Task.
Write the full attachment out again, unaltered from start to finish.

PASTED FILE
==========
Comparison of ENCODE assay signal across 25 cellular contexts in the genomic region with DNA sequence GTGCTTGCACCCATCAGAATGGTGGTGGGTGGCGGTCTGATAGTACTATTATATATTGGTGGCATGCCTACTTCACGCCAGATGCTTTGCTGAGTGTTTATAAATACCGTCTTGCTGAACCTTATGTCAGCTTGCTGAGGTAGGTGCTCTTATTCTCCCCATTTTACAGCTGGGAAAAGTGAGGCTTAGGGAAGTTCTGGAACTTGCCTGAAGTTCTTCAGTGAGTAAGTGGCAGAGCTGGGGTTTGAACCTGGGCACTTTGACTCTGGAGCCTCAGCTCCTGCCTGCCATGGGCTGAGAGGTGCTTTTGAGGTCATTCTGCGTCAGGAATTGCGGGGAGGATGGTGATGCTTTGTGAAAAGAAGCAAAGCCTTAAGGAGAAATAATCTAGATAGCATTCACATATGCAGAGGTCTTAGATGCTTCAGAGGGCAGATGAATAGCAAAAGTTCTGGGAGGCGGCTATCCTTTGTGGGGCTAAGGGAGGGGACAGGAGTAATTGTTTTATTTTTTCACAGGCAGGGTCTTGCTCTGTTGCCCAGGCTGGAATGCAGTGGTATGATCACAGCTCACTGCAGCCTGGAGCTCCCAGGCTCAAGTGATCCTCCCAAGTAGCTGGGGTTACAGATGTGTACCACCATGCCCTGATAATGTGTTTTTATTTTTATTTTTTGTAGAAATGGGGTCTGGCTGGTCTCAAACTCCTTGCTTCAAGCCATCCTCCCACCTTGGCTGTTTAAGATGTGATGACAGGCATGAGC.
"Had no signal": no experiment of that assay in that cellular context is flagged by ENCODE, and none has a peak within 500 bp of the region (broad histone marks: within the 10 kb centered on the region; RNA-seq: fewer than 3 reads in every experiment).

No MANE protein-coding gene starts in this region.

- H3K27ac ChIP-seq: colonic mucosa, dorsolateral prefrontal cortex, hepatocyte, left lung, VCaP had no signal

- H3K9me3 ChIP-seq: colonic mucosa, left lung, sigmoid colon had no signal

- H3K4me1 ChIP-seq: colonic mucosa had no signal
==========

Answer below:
Comparison of ENCODE assay signal across 25 cellular contexts in the genomic region with DNA sequence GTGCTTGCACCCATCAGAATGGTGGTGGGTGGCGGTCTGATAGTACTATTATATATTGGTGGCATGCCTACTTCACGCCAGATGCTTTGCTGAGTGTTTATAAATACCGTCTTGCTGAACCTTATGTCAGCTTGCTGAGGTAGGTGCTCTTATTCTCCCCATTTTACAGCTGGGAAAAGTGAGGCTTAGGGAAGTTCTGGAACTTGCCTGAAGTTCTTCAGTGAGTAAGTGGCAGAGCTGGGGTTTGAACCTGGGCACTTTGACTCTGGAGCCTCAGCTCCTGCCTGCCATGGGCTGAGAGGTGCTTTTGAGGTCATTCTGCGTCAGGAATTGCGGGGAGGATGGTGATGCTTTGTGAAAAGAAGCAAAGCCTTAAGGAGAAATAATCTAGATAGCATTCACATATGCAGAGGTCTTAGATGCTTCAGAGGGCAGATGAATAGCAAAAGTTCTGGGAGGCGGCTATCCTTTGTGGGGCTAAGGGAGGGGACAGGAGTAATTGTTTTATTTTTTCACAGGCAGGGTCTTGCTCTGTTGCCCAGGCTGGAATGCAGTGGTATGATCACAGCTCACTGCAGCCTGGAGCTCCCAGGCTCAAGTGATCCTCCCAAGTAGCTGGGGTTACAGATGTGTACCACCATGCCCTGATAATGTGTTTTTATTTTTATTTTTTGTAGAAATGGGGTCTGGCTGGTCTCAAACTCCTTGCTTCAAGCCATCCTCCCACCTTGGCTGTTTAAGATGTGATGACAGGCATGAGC.
"Had no signal": no experiment of that assay in that cellular context is flagged by ENCODE, and none has a peak within 500 bp of the region (broad histone marks: within the 10 kb centered on the region; RNA-seq: fewer than 3 reads in every experiment).

No MANE protein-coding gene starts in this region.

- H3K27ac ChIP-seq: colonic mucosa, dorsolateral prefrontal cortex, hepatocyte, left lung, VCaP had no signal

- H3K9me3 ChIP-seq: colonic mucosa, left lung, sigmoid colon had no signal

- H3K4me1 ChIP-seq: colonic mucosa had no signal